MASSDEVICE ON CALL — Physicians may be relying too heavily on drug-eluting stents for patients who aren’t at significant risk of restenosis, a preference that could represent an unnecessary financial burden on the healthcare system, a new study suggests.
Opting for less expensive bare-metal stents for patients whose blood vessels aren’t at high risk of re-narrowing could save hundreds of millions of dollars per year without significantly increasing patients’ risk of requiring a repeat procedure, according to a retrospective study of the National Cardiovascular Data Registry CathPCI .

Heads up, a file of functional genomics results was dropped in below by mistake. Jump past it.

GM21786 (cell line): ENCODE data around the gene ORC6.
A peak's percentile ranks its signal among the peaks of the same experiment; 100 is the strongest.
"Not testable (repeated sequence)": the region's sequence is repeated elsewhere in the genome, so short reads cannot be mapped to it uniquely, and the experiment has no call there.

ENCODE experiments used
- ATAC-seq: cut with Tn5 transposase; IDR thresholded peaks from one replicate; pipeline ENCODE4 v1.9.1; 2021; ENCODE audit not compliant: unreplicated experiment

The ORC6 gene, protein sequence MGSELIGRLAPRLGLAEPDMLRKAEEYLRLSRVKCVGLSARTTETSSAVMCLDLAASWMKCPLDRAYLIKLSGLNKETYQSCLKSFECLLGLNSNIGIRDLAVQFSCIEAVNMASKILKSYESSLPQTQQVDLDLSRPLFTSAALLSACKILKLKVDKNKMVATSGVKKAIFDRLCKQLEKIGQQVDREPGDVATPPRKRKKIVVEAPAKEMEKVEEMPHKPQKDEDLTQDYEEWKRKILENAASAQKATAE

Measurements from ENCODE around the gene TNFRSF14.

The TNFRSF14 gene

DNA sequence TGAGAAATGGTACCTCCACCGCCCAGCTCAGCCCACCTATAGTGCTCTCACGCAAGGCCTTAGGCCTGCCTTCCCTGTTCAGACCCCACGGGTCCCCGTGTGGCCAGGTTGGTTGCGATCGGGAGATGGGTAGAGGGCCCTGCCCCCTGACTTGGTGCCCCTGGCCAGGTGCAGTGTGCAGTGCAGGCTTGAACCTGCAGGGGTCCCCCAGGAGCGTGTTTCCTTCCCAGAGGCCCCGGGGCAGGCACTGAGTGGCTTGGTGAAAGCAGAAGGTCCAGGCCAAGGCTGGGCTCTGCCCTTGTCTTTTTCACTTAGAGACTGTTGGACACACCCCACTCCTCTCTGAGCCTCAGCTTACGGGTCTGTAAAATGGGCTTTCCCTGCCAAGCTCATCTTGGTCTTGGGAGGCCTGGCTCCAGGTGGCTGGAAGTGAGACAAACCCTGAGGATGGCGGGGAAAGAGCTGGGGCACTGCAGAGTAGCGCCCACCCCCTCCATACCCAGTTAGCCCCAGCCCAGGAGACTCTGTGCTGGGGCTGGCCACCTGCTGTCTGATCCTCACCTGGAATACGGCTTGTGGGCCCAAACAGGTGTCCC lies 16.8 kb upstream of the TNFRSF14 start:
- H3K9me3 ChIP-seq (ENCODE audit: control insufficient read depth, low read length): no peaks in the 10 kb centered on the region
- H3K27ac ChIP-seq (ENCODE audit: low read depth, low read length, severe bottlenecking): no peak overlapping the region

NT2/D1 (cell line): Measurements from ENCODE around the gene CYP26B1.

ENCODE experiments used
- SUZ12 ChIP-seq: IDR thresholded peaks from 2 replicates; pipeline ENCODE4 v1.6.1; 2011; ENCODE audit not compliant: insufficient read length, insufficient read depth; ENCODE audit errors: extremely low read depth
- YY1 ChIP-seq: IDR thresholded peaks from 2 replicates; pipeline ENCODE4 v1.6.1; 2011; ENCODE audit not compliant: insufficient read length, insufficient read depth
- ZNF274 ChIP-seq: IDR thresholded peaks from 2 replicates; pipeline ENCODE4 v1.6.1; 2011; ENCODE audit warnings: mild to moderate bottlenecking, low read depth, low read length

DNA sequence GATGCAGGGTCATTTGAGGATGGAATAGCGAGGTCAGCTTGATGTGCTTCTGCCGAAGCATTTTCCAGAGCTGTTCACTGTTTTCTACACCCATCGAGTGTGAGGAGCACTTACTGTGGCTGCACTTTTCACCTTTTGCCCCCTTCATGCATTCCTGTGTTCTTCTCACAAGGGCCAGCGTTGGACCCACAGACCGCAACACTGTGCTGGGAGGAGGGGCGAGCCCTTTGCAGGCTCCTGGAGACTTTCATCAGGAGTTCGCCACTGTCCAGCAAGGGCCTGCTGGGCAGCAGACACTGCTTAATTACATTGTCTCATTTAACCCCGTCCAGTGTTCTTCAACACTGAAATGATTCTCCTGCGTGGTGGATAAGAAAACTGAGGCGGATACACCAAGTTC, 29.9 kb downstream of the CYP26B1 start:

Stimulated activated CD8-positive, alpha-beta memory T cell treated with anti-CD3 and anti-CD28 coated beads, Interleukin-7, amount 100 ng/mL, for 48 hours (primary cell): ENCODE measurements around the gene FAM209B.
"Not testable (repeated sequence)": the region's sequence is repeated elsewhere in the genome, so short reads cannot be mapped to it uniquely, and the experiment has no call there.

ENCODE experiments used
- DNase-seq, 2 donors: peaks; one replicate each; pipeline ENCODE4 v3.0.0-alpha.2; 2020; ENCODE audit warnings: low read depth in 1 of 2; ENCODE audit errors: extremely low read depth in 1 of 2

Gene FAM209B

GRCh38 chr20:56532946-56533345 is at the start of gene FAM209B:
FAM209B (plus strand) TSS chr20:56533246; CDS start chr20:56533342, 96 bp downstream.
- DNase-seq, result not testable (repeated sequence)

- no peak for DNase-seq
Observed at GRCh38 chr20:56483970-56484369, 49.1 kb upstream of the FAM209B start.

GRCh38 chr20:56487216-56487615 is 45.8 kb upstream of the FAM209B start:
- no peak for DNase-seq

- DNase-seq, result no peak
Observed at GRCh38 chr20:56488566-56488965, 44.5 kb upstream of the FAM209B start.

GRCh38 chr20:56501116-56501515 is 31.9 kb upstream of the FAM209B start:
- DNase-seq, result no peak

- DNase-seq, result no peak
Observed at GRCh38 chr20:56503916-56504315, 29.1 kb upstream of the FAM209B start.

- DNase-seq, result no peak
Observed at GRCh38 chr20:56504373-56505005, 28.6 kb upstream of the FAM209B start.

If just half of the low-risk patients currently receiving DES got bare-metal stents instead it would mean more than $200 million saved and only about a 0.5% increase in target lesion revascularization procedures, TheHeart.org reported.
"Our intention was not to advocate a sweeping policy change that would limit physician and patient autonomy but rather to illustrate the potential for cost savings, without a significant increase in patient morbidity, that could be achieved with an evidence-based approach to stent selection, and to encourage shared decision making with patients," researchers wrote.
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